Review: Doom Patrol: Weight of the Worlds #3

by Matthew Lloyd
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Review: Doom Patrol: Weight of the Worlds #3


[Editor’s Note: This review may contain spoilers]

Writers: Gerard Way, Jeremy Lambert & Steve Orlando

Art: Evan “Doc” Shaner

Colors: Tamra Bonvillain

Letters: Simon Bowland


Reviewed by: Matthew B. Lloyd



The team finds itself in a bizarre future and they are on the trail of a murderer.  Their search leads them to Garfield Logan, aka Beast Boy and member of the original Doom Patrol.  Gar gives them the bit of information they need to make things even weirder!


It’s not that unusual to start a story at the end and work it backwards.  Nor is it unusual to drop the reader right into the middle of a mystery.  Doom Patrol: Weight of the Worlds #3 begins in the future, a very bizarre future while the team investigates a mystery.  It turns out the real mystery is how the team got there in the first place.  Structurally, this approach very well because by the end of the issue, the reader is back in the familiar world despite the mystery still being unsolved.

The future world is so interesting as it not only demonstrates some drastic changes in characters, but leads the reader in a fun and clever way.  To begin with, this story apparently was first published in Doom Patrol #172 (March, 2031)!  It plays as if the comic itself is from a future time.  There are other footnotes to other issues which reference some of the major changes the characters have gone through.  This technique is an absolute joy to experience.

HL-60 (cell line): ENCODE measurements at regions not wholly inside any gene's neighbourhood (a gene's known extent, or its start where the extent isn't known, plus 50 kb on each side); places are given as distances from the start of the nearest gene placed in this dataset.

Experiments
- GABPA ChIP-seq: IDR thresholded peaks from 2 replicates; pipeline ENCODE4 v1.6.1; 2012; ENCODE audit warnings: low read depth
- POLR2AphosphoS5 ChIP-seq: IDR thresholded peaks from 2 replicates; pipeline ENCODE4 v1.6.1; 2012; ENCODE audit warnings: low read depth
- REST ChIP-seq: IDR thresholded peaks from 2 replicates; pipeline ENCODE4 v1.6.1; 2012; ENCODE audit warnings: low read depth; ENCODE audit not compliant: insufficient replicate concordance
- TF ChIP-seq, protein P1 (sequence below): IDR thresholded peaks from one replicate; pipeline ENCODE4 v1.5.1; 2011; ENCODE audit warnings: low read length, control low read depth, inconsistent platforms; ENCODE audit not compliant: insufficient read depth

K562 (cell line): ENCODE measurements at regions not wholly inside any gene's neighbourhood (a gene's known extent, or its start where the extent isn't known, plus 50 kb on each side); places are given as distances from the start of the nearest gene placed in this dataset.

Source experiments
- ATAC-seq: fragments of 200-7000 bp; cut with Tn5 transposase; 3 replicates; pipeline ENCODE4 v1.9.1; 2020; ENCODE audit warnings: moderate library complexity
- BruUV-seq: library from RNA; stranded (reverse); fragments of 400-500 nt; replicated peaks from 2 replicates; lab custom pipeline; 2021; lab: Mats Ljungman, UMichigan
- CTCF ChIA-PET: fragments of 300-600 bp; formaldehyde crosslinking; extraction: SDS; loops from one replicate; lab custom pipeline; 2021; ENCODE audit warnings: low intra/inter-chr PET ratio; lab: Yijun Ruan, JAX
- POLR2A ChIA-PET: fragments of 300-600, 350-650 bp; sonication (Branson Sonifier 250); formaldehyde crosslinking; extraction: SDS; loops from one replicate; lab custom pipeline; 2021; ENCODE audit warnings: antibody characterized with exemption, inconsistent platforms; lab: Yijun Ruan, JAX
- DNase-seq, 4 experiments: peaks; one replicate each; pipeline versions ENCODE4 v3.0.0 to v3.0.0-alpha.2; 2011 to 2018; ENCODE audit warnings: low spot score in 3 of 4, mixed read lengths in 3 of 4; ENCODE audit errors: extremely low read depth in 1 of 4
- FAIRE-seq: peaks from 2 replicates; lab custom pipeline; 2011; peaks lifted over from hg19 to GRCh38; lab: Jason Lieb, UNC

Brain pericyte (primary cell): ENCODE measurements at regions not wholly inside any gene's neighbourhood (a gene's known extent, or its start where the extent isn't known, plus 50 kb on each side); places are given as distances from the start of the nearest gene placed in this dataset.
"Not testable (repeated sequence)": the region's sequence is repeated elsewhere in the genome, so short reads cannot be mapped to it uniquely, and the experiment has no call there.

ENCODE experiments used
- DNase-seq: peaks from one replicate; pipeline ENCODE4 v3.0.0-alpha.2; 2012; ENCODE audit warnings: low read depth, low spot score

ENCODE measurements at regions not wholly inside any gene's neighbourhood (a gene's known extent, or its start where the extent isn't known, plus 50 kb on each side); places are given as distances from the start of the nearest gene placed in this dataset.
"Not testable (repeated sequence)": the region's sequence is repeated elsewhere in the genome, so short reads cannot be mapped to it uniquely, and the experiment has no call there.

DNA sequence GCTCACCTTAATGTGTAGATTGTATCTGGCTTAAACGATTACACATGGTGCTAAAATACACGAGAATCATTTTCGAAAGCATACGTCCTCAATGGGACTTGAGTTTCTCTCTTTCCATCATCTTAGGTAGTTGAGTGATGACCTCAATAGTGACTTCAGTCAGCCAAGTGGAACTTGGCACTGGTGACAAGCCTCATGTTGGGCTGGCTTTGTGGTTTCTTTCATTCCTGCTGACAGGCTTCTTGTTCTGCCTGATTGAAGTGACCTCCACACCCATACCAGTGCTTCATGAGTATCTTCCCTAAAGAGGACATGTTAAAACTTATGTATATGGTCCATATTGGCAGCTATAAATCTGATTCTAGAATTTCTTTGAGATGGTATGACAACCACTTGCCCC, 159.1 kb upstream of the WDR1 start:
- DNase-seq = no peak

Seeing Garfield Logan back in a Doom Patrol comic is a wonderful nod to the team’s history.  He’s probably more known as a Teen Titan, but he made his first appearance with the team in Doom Patrol #99.  No need to give away everything, but he’s not the only familiar face to appear in Doom Patrol: Weight of the Worlds #3.

Positives Cont’d

Evan “Doc” Shaner provides the art for this issue and his style fits well with Nick Derington and James Harvey.  Readers will remember that Derington is the principal artist for the previous “Young Animal” run on Doom Patrol, while Harvey handled the first two issues of this series.  they all have a fun playfulness to their work which belies the often very serious emotions in the stories.  Perhaps, the person most responsible for keeping a consistent visual look is colorist Tamra Bonvillain.  Her palate is unique and she consistently maintains the appearance of the DP’s world.


Nary a negative abound in this issue.


Doom Patrol: Weight of the Worlds #3 is another fun, engaging, weird adventure with the original misfits of the DC Universe.  While a break from the deeply emotional story in last issue, Way and company keep the reader entertained with another unique approach to storytelling that surely promises an equally entertaining and inventive follow up next month as the team will have to deal with the information they’ve uncovered.


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